A Dangerous Method was just one of the many darlings of the Toronto Film Festival and the Venice Film Festival. It was brought to the Modern in Fort Worth for an early screening. It opens November 23.
The word “detachment” rarely rolls off the tongue of psychoanalysts. Yet, ultimately that is what they are asking their patients to do—detach. Talk, that is, until one can detach from pain and then talk some more until there is, well, freedom. Well said but detachment is hardly what happens in this true tale of three lives that is the subject of A Dangerous Method: Sigmund Freud ( Viggo Mortensen), Carl Gustave Jung (Michael Fassbender ) and his young mistress Sabina Spielrein (Kiera Knightly). The cast soared above the screenplay in my opinion. Vincent Cassel as Otto Gross (psychiatrist who sought therapy from Jung) was a breath of fresh air. And if the entire movie went the way of his scenes I think we would be talking classic cinema.
This saga of the birth of modern psychiatry was based on two sources: the screenplay by Christopher Hampton who adapted his stage play The Talking Cure. The play in turn was based on the non-fiction book: A Most Dangerous Method.
Sabina is unwell. And A Dangerous Method opens and fixates for twenty minutes on this bat-shit crazy patient. Who knew she could elicit such facial contortions that prompted a couple to walk out after five minutes? Kiera’s acting plateaus eventually into a less-crazy version of Sabina. That settles the stomach and one can return to crunching popcorn and sipping soda.
Sabina is the young Jewish woman carried into Jung’s office because she can’t walk in. He sees in her immediately a chance to practice the art of talking and to draft his clever and “very wealthy” wife Emma Jung (Sara Gadon) into the laboratory. Jung and Spielrein battle for her ego months on end so that she can fulfill her dream of becoming a child psychiatrist. This storyline runs parallel to the evolution of the friendship between Jung and Freud. It is not lifelong because Jung finds Freud’s “dangerous method” too sexual and breaks away.
Director David Cronenberg takes the honey bee by the stinger, while some individual scenes don’t hold up to scrutiny, the final 99-minute product borders on masterful. It may not be the best of the best but it will be a top-tier award’s magnet. The bad news: in a word the film fights itself. On the one hand, it has the bearings of brilliance and on the other hand sheer blandness.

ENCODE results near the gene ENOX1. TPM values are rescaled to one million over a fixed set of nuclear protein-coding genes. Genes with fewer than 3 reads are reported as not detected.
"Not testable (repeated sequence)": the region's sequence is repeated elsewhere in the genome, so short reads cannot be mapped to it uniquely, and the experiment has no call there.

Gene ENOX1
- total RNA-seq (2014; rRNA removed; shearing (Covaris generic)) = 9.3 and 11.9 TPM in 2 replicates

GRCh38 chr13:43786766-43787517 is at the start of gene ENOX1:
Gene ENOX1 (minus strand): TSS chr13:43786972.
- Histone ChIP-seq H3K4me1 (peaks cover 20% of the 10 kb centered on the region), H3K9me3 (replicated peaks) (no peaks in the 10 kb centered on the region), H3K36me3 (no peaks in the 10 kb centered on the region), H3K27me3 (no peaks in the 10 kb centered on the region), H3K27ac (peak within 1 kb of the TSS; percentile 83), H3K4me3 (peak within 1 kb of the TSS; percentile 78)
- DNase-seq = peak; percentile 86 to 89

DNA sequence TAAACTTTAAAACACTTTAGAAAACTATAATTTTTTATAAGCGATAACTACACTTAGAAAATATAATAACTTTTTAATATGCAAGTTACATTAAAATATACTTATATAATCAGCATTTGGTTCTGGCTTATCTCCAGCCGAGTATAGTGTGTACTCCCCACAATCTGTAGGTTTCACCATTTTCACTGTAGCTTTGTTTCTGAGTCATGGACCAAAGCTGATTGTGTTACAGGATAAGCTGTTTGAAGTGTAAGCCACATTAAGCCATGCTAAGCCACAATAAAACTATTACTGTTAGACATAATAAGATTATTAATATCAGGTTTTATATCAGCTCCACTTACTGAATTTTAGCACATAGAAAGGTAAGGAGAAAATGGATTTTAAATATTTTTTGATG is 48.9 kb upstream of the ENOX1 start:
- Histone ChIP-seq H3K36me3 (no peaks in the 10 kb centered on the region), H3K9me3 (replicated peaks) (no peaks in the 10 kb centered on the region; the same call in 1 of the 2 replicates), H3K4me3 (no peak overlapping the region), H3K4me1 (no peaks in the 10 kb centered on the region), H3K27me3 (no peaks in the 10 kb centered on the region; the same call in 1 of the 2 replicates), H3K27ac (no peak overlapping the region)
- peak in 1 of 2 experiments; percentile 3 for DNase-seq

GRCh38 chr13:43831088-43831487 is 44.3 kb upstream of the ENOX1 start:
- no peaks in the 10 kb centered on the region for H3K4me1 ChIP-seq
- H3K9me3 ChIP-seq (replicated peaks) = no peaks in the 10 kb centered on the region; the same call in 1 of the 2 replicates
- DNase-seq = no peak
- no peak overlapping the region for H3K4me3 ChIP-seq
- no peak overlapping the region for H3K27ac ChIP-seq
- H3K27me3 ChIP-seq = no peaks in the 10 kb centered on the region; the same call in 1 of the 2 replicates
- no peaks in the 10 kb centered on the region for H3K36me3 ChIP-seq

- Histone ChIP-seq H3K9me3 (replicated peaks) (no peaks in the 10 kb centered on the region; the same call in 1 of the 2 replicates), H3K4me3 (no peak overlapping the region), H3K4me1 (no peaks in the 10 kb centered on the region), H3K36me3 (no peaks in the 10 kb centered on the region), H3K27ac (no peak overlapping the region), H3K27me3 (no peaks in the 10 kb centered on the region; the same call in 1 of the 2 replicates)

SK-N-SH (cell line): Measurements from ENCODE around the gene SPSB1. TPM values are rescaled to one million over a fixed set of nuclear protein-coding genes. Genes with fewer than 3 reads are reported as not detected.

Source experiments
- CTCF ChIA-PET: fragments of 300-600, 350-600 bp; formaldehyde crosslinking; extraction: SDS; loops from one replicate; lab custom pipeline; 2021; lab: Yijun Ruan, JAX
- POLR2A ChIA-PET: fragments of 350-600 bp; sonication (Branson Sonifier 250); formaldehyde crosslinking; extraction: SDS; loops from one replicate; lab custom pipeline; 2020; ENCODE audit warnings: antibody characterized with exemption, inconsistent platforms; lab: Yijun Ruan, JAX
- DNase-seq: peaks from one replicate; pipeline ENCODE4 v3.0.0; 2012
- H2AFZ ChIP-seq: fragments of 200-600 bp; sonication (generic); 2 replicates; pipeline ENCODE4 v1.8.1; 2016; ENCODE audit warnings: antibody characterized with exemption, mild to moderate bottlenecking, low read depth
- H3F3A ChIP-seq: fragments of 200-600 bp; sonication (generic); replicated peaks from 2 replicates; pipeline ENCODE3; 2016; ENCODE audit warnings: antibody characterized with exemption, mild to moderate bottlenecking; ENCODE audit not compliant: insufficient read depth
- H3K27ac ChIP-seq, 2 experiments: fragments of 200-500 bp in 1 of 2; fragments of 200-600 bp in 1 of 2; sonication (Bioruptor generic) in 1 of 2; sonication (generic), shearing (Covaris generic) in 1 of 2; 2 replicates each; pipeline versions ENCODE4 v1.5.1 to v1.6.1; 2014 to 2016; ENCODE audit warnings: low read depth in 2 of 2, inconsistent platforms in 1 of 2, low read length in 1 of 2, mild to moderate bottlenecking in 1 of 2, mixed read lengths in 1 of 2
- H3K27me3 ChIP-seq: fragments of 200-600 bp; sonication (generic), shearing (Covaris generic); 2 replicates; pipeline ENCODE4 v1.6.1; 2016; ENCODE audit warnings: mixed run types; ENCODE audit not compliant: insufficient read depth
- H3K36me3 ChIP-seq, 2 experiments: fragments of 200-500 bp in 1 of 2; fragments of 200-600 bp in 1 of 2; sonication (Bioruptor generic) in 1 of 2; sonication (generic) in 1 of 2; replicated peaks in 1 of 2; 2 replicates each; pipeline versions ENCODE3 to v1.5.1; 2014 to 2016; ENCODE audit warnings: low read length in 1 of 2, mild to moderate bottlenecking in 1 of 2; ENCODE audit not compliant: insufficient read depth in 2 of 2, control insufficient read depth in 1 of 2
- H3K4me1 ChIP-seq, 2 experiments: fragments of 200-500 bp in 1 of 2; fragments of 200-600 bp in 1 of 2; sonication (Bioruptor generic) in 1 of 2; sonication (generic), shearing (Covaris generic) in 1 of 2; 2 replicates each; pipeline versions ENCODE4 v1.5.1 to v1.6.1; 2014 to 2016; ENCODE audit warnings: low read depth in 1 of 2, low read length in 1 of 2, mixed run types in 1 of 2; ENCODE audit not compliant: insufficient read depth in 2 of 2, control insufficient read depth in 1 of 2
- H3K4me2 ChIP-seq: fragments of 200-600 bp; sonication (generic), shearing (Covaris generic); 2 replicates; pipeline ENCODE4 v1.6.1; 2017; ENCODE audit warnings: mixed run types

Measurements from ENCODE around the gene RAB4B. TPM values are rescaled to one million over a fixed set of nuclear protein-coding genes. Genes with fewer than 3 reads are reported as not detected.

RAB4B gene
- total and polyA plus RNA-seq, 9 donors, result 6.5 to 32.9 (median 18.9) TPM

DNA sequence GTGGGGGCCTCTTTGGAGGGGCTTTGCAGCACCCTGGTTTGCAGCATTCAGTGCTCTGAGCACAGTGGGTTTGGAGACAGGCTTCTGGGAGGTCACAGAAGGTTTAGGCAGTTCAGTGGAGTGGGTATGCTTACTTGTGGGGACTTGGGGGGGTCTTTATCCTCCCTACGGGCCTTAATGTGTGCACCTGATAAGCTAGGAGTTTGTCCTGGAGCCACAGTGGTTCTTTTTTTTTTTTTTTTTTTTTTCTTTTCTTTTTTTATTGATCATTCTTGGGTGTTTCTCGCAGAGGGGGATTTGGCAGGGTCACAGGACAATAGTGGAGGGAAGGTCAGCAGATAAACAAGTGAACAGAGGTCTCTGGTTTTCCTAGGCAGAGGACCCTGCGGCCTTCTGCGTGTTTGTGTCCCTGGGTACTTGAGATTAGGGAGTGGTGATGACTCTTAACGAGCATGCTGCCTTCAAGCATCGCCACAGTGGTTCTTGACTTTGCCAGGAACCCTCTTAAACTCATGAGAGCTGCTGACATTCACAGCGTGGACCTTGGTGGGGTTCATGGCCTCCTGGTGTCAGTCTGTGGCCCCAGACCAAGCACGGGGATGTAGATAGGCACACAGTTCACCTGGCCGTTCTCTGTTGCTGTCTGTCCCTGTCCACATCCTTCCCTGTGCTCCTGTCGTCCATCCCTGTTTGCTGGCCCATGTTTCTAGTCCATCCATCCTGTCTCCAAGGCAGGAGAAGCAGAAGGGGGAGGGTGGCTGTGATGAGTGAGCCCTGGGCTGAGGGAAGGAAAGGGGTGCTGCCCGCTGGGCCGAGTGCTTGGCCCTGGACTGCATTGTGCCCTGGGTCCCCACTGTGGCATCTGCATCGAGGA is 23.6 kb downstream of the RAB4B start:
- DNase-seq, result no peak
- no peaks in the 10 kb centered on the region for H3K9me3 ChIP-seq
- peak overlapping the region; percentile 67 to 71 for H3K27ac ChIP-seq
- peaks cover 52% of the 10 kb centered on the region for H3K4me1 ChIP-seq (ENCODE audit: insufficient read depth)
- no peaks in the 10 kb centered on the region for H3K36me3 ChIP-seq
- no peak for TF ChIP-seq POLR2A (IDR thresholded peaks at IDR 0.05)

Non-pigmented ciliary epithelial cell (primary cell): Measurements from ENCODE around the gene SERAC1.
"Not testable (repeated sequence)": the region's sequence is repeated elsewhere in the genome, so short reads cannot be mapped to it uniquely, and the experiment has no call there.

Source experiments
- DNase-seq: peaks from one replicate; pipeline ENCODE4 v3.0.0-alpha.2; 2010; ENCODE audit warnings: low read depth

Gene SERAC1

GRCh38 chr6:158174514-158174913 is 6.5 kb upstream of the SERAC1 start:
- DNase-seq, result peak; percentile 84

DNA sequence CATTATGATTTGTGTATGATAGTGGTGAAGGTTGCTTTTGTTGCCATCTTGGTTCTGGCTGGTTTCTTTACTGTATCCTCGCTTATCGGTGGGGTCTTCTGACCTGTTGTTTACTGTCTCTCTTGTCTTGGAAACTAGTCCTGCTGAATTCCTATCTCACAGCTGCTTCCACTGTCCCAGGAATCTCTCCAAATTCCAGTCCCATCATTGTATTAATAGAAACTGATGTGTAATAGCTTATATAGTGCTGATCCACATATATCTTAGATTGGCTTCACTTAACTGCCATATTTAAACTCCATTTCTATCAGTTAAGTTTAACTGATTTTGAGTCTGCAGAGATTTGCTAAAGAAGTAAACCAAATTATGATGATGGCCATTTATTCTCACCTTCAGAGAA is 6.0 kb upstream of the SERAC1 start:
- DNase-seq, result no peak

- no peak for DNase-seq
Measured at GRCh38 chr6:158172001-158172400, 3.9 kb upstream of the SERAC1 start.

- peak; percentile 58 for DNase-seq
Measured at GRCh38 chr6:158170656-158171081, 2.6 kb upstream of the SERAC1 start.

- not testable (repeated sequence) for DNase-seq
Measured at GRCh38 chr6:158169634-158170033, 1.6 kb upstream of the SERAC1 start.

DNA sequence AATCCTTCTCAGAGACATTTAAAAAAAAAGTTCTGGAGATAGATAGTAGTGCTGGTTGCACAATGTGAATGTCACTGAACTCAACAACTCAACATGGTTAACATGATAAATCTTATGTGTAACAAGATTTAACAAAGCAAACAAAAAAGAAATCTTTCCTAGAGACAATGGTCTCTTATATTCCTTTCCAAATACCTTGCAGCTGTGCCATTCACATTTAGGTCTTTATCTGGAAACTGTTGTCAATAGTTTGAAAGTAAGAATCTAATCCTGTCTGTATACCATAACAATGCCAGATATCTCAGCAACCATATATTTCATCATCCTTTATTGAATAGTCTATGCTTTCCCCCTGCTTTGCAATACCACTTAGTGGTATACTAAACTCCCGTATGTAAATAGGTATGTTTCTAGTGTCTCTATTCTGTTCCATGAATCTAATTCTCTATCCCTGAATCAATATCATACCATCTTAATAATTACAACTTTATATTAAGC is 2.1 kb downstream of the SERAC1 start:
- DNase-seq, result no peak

I‘ve been a Carl Jung fan for decades. So I was enthralled by the subject matter and waited for a seat at this sold-out screening. My interest was aided by Jung’s Buddhist bent, and that he became one of the most celebrated, and longer lived, psychoanalysts in his field. In the film, Freud mocks Jung for this very belief in destiny, premonition and spirit.
Nonetheless, we are the welcome voyeurs of two men and one towering (precocious) feminist who are driven by and jammed up with a passion for drugs, sex and the freedom that went with indulging the senses to the detriment of life. What about those sex scenes? They were good too. The trio shared equal screen time so the three-way split keeps the film from truly focusing its lens. Despite the film editing one learns much about the personal foibles of four psychiatrists who chose not to conform to societal norms.
At its heart this film is about freedom, friendship, fidelity and jealousy. Freud and Jung become fast friends but Sabrina is left out. So she rights this oversight by writing Freud a letter to gain entry into his life. Her first one fails but with a more honest second try finds a method to the greatest mind in Europe. All does not end well in their personal fortunes. Jung foresees the destruction of humanity in Europe (Holocaust) and shares this dream with Sabina, who becomes one of its many victims.
This film will suit the artsy crowd to a T and yield four stars, but may not be your cup of tea if a) you are sour on psychiatry; b) hate Kiera Knightly c) can’t wait for the slower pace of an artsy film to catch fire. Aside from the film’s few flaws it has presence and brevity—the veil is lifted on early 19th century middle class Europe. I wanted more of their personal life with frankness and less shape-shifting body language and naughty sex scenes of Jung slapping pain on his mistress Sabina’s buttocks for sexual arousal. Ouch!